Third Force (France)

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Third Force
Troisième Force
LeaderAntoine Pinay (last)
FounderRobert Schuman, Paul Ramadier, and others
Founded1947 (1947)
Dissolved1958 (1958) (official)
Preceded byTripartisme
Political positionCentre
Party membersPopular Republican Movement
Radical and Socialist Party

The Third Force (French: Troisième Force) was a political alliance during the Fourth Republic (1947–1958) which gathered the French Section of the Workers' International (SFIO) party, the Democratic and Socialist Union of the Resistance (UDSR), the Radicals, the Popular Republican Movement (MRP) and other centrist politicians who were opposed to both the French Communist Party (PCF) and the Gaullist movement. The Third Force governed France from 1947 to 1951, succeeding the tripartisme alliance between the SFIO, the MRP and the PCF. The Third Force was also supported by the National Centre of Independents and Peasants (CNIP), which succeeded in having its most popular figure, Antoine Pinay, named Prime Minister in 1952, a year after the dissolving of the Third Force coalition.


During the later decades of the Third Republic, the majority of French voters and deputies belonged to the spectrum of numerous small liberal and republican parties of the centre-left and centre-right. During election-time, this spectrum tended to split in half, its centre-left wing cooperating in electoral lists with the main social-democratic/socialist party, the French Section of the Workers' International (SFIO), and its centre-right wing with the main Catholic party, the Republican Federation (URD), itself a liberal/republican party. Periodically, however, the parties of the broad centre attempted to form an alliance amongst themselves to lock out socialists and the religious liberal right from power: the policy of creating a government of 'third force' through the tactic of 'republican concentration'. At that time, given the balance of political support and the divisions among the republicans, such a tactic was rarely successful.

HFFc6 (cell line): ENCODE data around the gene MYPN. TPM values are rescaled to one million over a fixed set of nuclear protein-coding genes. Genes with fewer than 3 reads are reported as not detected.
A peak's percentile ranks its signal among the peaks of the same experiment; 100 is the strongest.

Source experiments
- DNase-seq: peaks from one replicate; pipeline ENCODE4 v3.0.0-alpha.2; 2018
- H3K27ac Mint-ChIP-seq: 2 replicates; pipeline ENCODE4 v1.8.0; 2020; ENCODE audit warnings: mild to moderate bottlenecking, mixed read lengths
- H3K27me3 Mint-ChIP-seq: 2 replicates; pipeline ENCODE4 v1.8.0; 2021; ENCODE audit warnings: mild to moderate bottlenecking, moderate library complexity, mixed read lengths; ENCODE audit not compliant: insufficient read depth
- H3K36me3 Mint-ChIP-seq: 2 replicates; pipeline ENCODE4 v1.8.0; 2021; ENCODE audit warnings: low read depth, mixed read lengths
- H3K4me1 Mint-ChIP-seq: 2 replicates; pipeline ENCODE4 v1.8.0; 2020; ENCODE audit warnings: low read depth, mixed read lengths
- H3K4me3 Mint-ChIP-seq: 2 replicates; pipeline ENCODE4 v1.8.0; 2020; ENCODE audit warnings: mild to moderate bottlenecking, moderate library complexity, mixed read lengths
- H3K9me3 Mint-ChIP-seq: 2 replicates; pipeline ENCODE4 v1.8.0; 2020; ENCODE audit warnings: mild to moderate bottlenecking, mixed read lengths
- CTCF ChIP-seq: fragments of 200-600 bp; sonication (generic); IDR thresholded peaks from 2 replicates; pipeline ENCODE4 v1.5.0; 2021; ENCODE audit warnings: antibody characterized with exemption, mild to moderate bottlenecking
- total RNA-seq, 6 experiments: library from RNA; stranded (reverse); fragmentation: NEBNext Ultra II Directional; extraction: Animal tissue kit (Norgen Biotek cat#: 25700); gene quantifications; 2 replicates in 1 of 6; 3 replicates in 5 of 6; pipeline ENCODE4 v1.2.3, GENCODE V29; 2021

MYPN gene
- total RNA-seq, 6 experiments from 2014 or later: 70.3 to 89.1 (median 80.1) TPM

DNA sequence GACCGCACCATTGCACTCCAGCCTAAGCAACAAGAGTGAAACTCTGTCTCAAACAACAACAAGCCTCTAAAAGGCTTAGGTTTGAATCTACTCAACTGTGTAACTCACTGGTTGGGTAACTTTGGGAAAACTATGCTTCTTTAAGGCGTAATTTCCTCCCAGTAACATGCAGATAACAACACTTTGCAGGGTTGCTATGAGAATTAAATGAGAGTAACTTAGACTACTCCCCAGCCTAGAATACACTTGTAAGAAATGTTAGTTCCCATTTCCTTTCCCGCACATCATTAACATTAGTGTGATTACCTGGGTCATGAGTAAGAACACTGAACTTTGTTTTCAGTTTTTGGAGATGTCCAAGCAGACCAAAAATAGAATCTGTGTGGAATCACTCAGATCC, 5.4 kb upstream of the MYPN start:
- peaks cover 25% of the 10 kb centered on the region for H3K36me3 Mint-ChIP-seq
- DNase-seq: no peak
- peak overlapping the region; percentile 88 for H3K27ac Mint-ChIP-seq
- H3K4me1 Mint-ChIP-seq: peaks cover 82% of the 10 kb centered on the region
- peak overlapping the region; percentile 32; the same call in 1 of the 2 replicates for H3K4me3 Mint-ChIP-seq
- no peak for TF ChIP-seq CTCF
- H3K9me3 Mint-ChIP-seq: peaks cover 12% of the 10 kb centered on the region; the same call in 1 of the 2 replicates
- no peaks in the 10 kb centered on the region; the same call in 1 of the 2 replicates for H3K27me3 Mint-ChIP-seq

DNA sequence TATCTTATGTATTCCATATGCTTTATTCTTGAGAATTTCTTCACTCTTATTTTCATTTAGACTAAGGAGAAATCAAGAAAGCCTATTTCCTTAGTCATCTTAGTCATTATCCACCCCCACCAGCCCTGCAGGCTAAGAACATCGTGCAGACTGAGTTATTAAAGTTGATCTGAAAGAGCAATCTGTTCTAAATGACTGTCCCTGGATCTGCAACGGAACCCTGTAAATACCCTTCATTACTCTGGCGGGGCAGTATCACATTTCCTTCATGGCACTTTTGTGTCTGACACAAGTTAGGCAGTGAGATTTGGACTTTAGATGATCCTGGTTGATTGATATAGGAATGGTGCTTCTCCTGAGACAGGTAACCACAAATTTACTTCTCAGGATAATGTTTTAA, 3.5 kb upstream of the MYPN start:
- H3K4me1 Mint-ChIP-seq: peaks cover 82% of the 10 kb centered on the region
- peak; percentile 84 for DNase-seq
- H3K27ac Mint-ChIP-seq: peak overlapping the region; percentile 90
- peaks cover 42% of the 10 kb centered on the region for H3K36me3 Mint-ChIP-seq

After the war and the installation of the Fourth Republic, the appearance of powerful mass political movements on the far-left and far-right, the French Communist Party and the Gaullists, provided a renewed incentive for the miscellaneous parties of the centre to combine their forces to lock out the extremes. The Third Force government was organised after the dismissal of vice-premier Maurice Thorez and four other Communist ministers from Paul Ramadier's government during the May 1947 crisis. The May 1947 crisis can be summarized as: "The Communists' refusal to continue support for the French colonial reconquest of Vietnam on one hand and a wage-freeze during a period of hyperinflation on the other were the immediate triggers to the dismissal of Thorez and his colleagues from the ruling coalition in May 1947". Nevertheless, the heterogeity of the Third Force increased the ministerial instability. Although it kept its majority after the 1951 legislative election, in part due to the change of voting system, it split over economic policies, laïcité and the financing of denominational schools. The SFIO left the cabinet and the following governments were formed by centrist and centre-right parties: the Radical Party, the UDSR, the MRP and the National Centre of Independents and Peasants.

The idea of reviving a Third Force between the centre-left and the centre-right in France has been raised periodically ever since. The Socialist Gaston Defferre and the Radical Jean-Jacques Servan-Schreiber advocated such an alliance in the 1960s, culminating in Defferre's disastrous candidacy in the 1969 presidential election. Presidents Valéry Giscard d'Estaing and François Mitterrand later unsuccessfully tried to revive the Third Force, the latter doing so in a sense by pursuing a policy of "ouverture" toward the Union for French Democracy after the failure of Mitterrand's Socialist Party and its allies to gain an outright majority in the 1988 legislative election. However, each time, the most important right-wing party, the Rally for the Republic (RPR), opposed such an alliance. This strategy is now followed by François Bayrou and the Democratic Movement (MoDem), a centrist party.

Electoral results[edit]

French Parliament[edit]

National Assembly
Election year # of
overall votes
% of
overall vote
# of
overall seats won
+/– Leader
1951 9,740,564 (#1) 51.80
388 / 625
1956 7,050,188 (#1) 32.41
214 / 595
Decrease 174
1958 1,365,064 (#3) 7.5
57 / 576
Decrease 157